The World Trade Organisation and trade law demystified
As a result of the UK’s decision to leave the EU, the UK is facing the prospect of negotiating its own trade treaties for the first time in over 40 years. Post-Brexit trade with, and from, the UK, whether directly or in supply chains, will be shaped by complex interlocking issues. These include the WTO and the dynamics of negotiating with its 160 members, the terms of any new free trade agreement between the UK and the EU, the position of the UK and the EU in relation to the EU’s existing free trade agreements with countries such as South Africa, and the impact of any future free trade agreements the UK may independently make with third countries.
Our panel of speakers will consider:
- What would the "hard Brexit" option of leaving the EU and relying purely on the WTO rules look like?
- How do free trade agreements work, and what is killing TTIP?
- As the UK considers approaching third countries/ trading blocs about free trade agreements, what is the correct sequence of events that, legally or practically, it needs to follow?
- Are tariffs really the main issue? How do rules of origin/ product standards/ mutual recognition affect negotiations?
- What are the issues businesses should be lobbying the UK government on?
Speakers will be drawn from:
The session will be chaired by Sir Christopher Bellamy QC, Chairman of Linklaters’ global competition practice and former judge at the General Court of the EU.
Matthew Weiniger QC is a partner in Linklaters’ dispute resolution department specialising in international arbitration and public and private international law. He has acted on cases involving all major sectors, but in particular the energy and financial services sector. He also advises on non-contentious matters involving the protection of investments under public international law.
Nicole Kar has practiced European law for the past 15 years with a specialism in competition, energy and utility regulation and is National Practice Head of the UK competition practice. Nicole co-ordinates our Trade practice.
Dr. Lorand Bartels is a Reader at the University of Cambridge and teaches, amongst other things, WTO law and EU trade law. He is the editor of a number of books and journals in this field including the Cambridge International Trade and Economic Law Series. Lorand has worked with the South African Government in relation to its EU FTA negotiations and regularly advises the Commonwealth Secretariat and developing countries on trade law issues.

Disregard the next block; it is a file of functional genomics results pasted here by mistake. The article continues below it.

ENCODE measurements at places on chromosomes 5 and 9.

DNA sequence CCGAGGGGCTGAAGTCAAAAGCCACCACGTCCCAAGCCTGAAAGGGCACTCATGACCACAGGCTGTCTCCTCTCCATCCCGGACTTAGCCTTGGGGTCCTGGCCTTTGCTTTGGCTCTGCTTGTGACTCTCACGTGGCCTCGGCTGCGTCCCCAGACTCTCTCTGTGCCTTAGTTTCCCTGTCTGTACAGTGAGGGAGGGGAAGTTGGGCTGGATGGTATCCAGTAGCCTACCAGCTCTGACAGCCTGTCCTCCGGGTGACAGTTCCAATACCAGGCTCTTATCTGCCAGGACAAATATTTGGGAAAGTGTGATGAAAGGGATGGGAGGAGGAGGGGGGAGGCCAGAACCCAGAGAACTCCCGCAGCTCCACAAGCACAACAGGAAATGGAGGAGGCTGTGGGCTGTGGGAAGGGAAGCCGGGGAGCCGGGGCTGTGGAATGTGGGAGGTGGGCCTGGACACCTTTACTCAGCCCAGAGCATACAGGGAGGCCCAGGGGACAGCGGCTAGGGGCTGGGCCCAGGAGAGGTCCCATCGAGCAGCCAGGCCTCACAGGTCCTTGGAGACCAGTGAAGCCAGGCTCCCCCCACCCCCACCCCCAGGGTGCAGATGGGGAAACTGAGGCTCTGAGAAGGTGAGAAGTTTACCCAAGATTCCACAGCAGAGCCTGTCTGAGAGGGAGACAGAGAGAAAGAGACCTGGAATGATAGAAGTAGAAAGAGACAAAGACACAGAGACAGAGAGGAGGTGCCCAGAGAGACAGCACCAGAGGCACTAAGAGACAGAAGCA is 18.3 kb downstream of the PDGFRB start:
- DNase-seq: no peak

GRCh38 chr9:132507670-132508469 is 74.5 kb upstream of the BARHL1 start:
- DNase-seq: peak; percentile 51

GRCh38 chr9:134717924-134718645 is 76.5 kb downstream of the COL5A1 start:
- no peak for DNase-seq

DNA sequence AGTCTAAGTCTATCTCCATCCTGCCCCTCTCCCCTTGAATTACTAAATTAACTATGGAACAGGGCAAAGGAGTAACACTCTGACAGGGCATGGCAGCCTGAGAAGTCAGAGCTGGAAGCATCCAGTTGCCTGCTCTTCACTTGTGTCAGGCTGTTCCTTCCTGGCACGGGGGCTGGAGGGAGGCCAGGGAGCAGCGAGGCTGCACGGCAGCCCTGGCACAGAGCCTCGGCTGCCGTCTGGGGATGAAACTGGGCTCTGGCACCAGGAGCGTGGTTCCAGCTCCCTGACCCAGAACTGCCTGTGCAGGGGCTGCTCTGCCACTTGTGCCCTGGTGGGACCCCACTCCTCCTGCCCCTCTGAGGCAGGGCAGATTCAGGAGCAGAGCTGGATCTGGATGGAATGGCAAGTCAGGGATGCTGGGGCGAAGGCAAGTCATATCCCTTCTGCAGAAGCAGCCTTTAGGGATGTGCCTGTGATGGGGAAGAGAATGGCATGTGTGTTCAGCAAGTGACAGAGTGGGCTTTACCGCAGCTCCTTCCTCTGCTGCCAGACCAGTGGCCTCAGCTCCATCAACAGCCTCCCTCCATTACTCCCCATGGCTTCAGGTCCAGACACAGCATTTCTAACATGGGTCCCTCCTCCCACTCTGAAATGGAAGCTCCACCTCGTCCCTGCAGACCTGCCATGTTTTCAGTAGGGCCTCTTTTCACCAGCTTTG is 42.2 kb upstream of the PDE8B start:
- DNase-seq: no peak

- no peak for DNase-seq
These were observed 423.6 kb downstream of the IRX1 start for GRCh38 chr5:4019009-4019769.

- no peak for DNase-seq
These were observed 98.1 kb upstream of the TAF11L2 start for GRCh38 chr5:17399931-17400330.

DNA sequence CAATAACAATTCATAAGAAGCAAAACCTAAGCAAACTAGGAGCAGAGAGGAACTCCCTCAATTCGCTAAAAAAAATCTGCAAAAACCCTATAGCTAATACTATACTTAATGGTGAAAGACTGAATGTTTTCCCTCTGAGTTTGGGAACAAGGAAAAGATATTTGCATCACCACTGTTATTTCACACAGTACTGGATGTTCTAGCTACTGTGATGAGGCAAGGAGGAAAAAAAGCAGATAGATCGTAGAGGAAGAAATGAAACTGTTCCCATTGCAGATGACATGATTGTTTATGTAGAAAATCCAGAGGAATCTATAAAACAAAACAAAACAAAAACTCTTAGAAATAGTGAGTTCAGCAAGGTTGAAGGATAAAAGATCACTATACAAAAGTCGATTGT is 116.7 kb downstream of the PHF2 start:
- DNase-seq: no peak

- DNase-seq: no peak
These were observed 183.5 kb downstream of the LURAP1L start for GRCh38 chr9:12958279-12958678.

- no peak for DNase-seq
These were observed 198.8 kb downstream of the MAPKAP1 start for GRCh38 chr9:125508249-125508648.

Stephen Meltzer is an M&A partner in Webber Wentzel, one of South Africa’s largest law firms and Linklaters’ South African alliance law firm. He also heads their International Trade Practice where he represents South African Custom Union Industries, governments and exporters and focuses on all aspects of trade, including trade remedies, customs classification, import/export regulation bilateral, multilateral and regional international agreements and World Trade Organisation law.
Meluleki Nzimande is also a partner in Webber Wentzel and a member of their International Trade Law Unit which has represented various clients, including foreign multinational and South African companies, the South Africa's Minister of Economic Development, Industry Associations and the Southern African Customs Union in matters involving different areas of international trade law. He is listed in the Who's Who Legal for international trade.
Who should attend this seminar?
This session will be of interest to legal and commercial people alike keen to understand better how the WTO works, how free trade agreements work within the confines of the WTO and to begin to consider how trade relations with the EU and the rest of the world might look post Brexit.